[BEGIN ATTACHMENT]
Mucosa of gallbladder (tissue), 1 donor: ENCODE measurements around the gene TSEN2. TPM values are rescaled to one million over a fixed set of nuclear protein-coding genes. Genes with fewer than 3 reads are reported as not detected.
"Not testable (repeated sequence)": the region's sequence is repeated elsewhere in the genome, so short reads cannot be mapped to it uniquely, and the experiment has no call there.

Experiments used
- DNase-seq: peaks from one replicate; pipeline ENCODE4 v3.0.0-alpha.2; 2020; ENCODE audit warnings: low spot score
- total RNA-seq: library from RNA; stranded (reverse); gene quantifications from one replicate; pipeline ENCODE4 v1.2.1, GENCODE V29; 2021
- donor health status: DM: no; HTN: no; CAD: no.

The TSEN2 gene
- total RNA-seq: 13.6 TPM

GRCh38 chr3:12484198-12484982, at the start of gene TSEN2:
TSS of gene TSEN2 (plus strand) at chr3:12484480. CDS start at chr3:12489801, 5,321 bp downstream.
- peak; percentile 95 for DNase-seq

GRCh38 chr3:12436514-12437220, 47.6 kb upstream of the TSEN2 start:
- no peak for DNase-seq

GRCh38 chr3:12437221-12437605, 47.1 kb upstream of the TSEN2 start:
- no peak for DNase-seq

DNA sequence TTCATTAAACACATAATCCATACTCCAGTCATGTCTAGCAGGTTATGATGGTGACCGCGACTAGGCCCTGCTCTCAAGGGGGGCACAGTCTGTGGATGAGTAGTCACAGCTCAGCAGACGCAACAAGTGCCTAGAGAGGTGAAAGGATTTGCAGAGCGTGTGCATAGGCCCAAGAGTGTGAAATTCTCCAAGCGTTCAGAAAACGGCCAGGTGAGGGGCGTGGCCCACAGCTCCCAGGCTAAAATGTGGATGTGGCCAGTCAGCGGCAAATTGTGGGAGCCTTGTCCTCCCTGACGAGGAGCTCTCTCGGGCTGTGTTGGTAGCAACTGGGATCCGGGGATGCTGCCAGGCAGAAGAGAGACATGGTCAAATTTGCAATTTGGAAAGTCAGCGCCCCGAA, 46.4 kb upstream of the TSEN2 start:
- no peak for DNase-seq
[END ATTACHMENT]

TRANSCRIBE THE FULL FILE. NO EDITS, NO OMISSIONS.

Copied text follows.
Mucosa of gallbladder (tissue), 1 donor: ENCODE measurements around the gene TSEN2. TPM values are rescaled to one million over a fixed set of nuclear protein-coding genes. Genes with fewer than 3 reads are reported as not detected.
"Not testable (repeated sequence)": the region's sequence is repeated elsewhere in the genome, so short reads cannot be mapped to it uniquely, and the experiment has no call there.

Experiments used
- DNase-seq: peaks from one replicate; pipeline ENCODE4 v3.0.0-alpha.2; 2020; ENCODE audit warnings: low spot score
- total RNA-seq: library from RNA; stranded (reverse); gene quantifications from one replicate; pipeline ENCODE4 v1.2.1, GENCODE V29; 2021
- donor health status: DM: no; HTN: no; CAD: no.

The TSEN2 gene
- total RNA-seq: 13.6 TPM

GRCh38 chr3:12484198-12484982, at the start of gene TSEN2:
TSS of gene TSEN2 (plus strand) at chr3:12484480. CDS start at chr3:12489801, 5,321 bp downstream.
- peak; percentile 95 for DNase-seq

GRCh38 chr3:12436514-12437220, 47.6 kb upstream of the TSEN2 start:
- no peak for DNase-seq

GRCh38 chr3:12437221-12437605, 47.1 kb upstream of the TSEN2 start:
- no peak for DNase-seq

DNA sequence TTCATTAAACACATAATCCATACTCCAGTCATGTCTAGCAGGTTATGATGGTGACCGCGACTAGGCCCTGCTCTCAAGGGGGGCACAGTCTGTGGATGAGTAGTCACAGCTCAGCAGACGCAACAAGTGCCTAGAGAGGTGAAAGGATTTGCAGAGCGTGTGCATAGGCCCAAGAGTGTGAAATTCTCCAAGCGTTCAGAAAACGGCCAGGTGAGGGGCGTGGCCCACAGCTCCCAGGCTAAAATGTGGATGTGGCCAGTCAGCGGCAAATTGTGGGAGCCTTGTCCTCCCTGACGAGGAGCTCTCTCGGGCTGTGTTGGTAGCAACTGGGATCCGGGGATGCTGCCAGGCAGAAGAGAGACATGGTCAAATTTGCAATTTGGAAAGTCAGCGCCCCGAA, 46.4 kb upstream of the TSEN2 start:
- no peak for DNase-seq